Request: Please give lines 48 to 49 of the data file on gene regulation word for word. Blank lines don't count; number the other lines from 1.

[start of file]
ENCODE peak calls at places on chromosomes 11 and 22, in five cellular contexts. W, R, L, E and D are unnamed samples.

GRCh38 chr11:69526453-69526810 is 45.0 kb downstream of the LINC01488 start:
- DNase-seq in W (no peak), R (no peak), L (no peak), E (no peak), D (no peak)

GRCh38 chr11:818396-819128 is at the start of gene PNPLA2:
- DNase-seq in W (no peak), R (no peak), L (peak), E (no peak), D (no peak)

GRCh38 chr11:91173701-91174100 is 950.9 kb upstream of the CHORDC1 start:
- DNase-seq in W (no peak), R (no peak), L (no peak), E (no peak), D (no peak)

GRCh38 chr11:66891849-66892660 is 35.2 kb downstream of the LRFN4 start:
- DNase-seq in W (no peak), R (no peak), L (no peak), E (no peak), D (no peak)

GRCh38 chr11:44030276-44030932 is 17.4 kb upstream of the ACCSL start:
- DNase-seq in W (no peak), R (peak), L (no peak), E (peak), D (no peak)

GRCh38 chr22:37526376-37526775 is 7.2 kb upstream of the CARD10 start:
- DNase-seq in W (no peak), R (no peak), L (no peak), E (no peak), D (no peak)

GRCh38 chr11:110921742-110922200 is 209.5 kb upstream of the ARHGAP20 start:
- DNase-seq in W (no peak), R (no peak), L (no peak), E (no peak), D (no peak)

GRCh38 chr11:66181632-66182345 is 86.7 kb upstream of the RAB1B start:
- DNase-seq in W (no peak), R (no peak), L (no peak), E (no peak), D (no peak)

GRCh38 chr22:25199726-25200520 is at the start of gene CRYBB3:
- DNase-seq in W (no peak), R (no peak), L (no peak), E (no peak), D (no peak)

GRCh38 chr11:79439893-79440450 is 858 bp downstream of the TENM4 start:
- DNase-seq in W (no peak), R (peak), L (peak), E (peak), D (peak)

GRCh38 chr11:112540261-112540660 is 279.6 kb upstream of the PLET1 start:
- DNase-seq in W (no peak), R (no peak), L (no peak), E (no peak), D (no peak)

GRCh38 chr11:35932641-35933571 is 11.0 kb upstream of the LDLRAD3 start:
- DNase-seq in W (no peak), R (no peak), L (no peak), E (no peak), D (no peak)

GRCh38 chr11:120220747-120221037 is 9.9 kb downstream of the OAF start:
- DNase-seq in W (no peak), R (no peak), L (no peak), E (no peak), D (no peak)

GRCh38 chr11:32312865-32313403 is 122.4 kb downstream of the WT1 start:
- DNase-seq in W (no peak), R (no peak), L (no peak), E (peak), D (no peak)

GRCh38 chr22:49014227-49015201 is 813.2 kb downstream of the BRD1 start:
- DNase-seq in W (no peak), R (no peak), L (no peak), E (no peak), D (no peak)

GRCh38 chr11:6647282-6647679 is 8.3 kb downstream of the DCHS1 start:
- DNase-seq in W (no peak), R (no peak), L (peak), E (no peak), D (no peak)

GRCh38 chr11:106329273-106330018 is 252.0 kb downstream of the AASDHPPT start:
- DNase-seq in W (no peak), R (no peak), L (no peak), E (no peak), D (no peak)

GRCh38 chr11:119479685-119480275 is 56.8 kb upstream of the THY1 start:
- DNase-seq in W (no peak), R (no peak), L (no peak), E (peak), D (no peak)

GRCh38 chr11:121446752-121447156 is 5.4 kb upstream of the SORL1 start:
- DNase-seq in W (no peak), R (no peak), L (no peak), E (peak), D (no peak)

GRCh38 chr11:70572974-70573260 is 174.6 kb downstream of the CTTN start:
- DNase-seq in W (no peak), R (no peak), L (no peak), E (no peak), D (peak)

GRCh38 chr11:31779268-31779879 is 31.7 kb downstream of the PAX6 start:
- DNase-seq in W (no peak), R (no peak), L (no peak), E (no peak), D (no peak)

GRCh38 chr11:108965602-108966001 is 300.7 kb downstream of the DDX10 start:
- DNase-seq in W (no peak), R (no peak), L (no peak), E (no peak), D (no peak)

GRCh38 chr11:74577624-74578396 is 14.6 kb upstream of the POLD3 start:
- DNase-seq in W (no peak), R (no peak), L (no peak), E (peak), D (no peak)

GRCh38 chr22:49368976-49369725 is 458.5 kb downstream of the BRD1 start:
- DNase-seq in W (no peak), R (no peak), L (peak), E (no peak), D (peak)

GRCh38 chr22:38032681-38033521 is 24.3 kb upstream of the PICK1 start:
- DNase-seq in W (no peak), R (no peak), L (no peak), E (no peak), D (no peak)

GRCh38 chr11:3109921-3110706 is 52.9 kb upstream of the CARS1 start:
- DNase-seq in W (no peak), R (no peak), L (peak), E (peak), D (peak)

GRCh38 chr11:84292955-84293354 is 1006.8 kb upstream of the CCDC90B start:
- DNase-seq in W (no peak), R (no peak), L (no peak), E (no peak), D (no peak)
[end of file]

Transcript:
GRCh38 chr22:49368976-49369725 is 458.5 kb downstream of the BRD1 start:
- DNase-seq in W (no peak), R (no peak), L (peak), E (no peak), D (peak)